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    • Mean performance in science remained stable.
    • In science, the highest-performing education systems are Singapore, Japan, Macao (China), Chinese Taipei, Korea, Estonia, Hong Kong (China) and Canada. Finland performed as well as Canada in science. In addition to these nine countries and economies, another 15 education systems also performed above the OECD average in science (485 points), ranging from Australia (507 points) to Belgium (491 points).
    • About three out of four students have achieved basic proficiency science in OECD countries.
    • In science, an OECD average of 7% of students attained the highest proficiency levels of 5 or 6. In 14 countries/economies, more than 10% of students are top performers in science.
    • Only four countries and economies improved their performance between PISA 2018 and 2022 in all three subjects: Brunei Darussalam, Cambodia, the Dominican Republic and Chinese Taipei.
    • Trend analysis of PISA results reveals a decades-long decline that began well before the pandemic. In science, performances peaked in 2012 and 2009, respectively, before dipping. while performance began a downward descent in mathematics before 2018 in Australia, Belgium, Canada, the Czech Republic, Finland, Hungary, Iceland, Korea, the Netherlands, New Zealand, the Slovak Republic and Switzerland.
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    • Socio-economically advantaged students scored 93 points more in mathematics than disadvantaged students on average across OECD countries. The performance gap attributed to students' socio-economic status is greater than 93 score points in 22 countries or economies and 50 points or fewer in 13 countries or economies.
    • Boys outperformed girls in mathematics by nine score points and girls outperformed boys in reading by 24 score points on average across OECD countries. In science, the performance difference between boys and girls is not significant.
    • Non-immigrant students scored 29 points more than immigrant students in mathematics on average across OECD countries but non-immigrant students scored only five points more than immigrant students once socio-economic status and language spoken at home had been accounted for.
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    • Between 2018 and 2022 trends in students' sense of belonging at school were mixed, with equal proportions of countries/economies showing stable, improving or deteriorating trends. Of the 47 education systems with improving or stable trends, only 20 maintained or attained a level of students' sense of belonging at school that was at or above the OECD average. 
    • Around 10% of students reported feeling unsafe on their way to or from school, or in places outside of the classroom, on average across OECD countries. Some 20% of students reported that they are bullied at least a few times a month.
    • Overall, students felt more confident about using digital technology for learning remotely during future school closures than they felt about taking responsibility for their own learning. For instance, on average across OECD countries, about three out of four students reported that they feel confident or very confident about using a learning-management system, a school learning platform or a video communication program, as well as about finding learning resources online on their own.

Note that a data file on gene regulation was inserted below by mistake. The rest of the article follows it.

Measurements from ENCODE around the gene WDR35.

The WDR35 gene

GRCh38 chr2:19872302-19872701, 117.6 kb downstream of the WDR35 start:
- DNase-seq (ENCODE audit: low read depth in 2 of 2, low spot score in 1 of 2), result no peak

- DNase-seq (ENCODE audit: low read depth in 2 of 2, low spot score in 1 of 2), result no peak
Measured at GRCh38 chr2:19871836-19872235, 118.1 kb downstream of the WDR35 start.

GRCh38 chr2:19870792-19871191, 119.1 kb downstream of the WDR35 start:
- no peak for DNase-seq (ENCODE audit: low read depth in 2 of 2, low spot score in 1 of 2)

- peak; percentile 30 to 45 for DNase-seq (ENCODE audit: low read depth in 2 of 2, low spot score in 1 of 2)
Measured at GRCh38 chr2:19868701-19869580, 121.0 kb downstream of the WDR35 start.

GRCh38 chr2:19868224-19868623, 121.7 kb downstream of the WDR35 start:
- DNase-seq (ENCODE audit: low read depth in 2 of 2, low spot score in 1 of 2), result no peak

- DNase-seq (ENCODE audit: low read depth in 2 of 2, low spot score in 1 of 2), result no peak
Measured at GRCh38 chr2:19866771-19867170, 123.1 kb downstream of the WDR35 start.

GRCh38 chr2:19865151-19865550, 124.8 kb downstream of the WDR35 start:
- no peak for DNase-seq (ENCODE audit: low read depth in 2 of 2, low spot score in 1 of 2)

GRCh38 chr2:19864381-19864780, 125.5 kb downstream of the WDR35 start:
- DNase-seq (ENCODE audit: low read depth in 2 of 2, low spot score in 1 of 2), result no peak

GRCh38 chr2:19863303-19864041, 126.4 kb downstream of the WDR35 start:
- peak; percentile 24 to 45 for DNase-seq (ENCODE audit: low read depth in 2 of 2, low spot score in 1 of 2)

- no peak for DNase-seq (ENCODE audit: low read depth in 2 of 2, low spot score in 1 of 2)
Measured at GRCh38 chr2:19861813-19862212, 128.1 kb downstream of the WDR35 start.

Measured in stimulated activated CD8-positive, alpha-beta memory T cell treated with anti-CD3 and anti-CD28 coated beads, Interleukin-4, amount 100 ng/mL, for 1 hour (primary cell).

• Students' experience with learning at home was more positive in systems that were better prepared for remote learning. However, when learning remotely, 40% of all students reported feeling lonely and 50% of all students reported feeling anxious about schoolwork and that they fell behind in their studies; and three in ten students reported that teachers were not available when needed, on average across OECD countries. 
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    Key
    Diagram of funding flows - Netherlands

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    Key
    Country Reviews for Netherlands

    Note: These values should be interpreted with care since they are influenced by countries' specific contexts and trade-offs. In education, there is often no simple most- or least-efficient model. For instance, the share of private expenditure in education must be read against other measures designed to mitigate inequities, such as loans and grants; longer learning time is an opportunity to convey more and better content to students, but may hinder investments in other important areas. If you want further information on the nature of different variables, please take the time to read the analysis and contextual information, available at the website for each publication.
    All rankings for individual variables are compiled on the basis of OECD and G20 countries for which data are available. The OECD average includes only OECD countries which are listed here: http://www.oecd.org/about/membersandpartners/

    Reference years displayed in the Education GPS correspond to the most common year of reference among countries for which data is available on each variable. Data for the latest available year is preferred and some countries may have provided data refering to a more recent or late year. To know more about possible exceptions on data please click on the "Download Indicator" link on each variable. When a year of reference corresponds to a school year encompassing two years, the reference reads as follows: 2018 for school year 2017/2018.

    *TALIS averages are based on all countries participating in the TALIS survey, including partner countries and economies. This explains the difference between the OECD average and the TALIS averages. Data from the TALIS survey and Education at a Glance (EAG) may differ. See Annex E of the TALIS technical report and Annex 3 of EAG 2021 for more details about the data collections.

    B-S-J-Z (China) refers to the four PISA-participating provinces/municipalities of the People's Republic of China: Beijing, Shanghai, Jiangsu and Zhejiang.

    For additional notes, please refer to annexes in the list of links below the introductory country profile text.